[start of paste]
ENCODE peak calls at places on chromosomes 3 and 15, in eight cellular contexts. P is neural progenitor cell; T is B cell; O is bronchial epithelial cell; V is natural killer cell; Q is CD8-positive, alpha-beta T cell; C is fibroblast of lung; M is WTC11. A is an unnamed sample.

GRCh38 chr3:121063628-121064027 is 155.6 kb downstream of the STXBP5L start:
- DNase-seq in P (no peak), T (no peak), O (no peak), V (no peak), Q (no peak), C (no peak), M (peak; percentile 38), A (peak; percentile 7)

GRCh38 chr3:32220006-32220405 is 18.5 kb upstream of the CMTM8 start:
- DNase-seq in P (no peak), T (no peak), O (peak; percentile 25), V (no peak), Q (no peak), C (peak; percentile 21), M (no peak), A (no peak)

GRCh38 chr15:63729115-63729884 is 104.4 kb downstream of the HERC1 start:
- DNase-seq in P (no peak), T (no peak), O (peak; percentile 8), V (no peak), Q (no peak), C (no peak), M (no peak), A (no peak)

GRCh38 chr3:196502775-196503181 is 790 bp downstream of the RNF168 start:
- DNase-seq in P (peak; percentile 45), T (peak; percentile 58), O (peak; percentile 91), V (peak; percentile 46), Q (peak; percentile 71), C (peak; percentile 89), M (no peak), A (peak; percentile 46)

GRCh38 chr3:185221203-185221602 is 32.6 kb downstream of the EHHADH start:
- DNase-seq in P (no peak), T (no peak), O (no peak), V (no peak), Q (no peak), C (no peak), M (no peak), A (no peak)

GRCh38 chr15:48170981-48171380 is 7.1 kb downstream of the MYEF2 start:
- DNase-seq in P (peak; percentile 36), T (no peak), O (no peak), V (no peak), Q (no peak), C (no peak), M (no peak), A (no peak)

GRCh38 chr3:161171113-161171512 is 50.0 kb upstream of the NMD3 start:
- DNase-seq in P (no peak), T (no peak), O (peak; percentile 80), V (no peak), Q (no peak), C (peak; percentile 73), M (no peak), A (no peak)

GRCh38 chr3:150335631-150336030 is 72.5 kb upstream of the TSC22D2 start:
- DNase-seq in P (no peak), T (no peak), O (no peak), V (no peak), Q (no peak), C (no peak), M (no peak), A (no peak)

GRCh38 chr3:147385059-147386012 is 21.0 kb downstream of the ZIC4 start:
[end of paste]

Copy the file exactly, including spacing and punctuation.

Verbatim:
ENCODE peak calls at places on chromosomes 3 and 15, in eight cellular contexts. P is neural progenitor cell; T is B cell; O is bronchial epithelial cell; V is natural killer cell; Q is CD8-positive, alpha-beta T cell; C is fibroblast of lung; M is WTC11. A is an unnamed sample.

GRCh38 chr3:121063628-121064027 is 155.6 kb downstream of the STXBP5L start:
- DNase-seq in P (no peak), T (no peak), O (no peak), V (no peak), Q (no peak), C (no peak), M (peak; percentile 38), A (peak; percentile 7)

GRCh38 chr3:32220006-32220405 is 18.5 kb upstream of the CMTM8 start:
- DNase-seq in P (no peak), T (no peak), O (peak; percentile 25), V (no peak), Q (no peak), C (peak; percentile 21), M (no peak), A (no peak)

GRCh38 chr15:63729115-63729884 is 104.4 kb downstream of the HERC1 start:
- DNase-seq in P (no peak), T (no peak), O (peak; percentile 8), V (no peak), Q (no peak), C (no peak), M (no peak), A (no peak)

GRCh38 chr3:196502775-196503181 is 790 bp downstream of the RNF168 start:
- DNase-seq in P (peak; percentile 45), T (peak; percentile 58), O (peak; percentile 91), V (peak; percentile 46), Q (peak; percentile 71), C (peak; percentile 89), M (no peak), A (peak; percentile 46)

GRCh38 chr3:185221203-185221602 is 32.6 kb downstream of the EHHADH start:
- DNase-seq in P (no peak), T (no peak), O (no peak), V (no peak), Q (no peak), C (no peak), M (no peak), A (no peak)

GRCh38 chr15:48170981-48171380 is 7.1 kb downstream of the MYEF2 start:
- DNase-seq in P (peak; percentile 36), T (no peak), O (no peak), V (no peak), Q (no peak), C (no peak), M (no peak), A (no peak)

GRCh38 chr3:161171113-161171512 is 50.0 kb upstream of the NMD3 start:
- DNase-seq in P (no peak), T (no peak), O (peak; percentile 80), V (no peak), Q (no peak), C (peak; percentile 73), M (no peak), A (no peak)

GRCh38 chr3:150335631-150336030 is 72.5 kb upstream of the TSC22D2 start:
- DNase-seq in P (no peak), T (no peak), O (no peak), V (no peak), Q (no peak), C (no peak), M (no peak), A (no peak)

GRCh38 chr3:147385059-147386012 is 21.0 kb downstream of the ZIC4 start: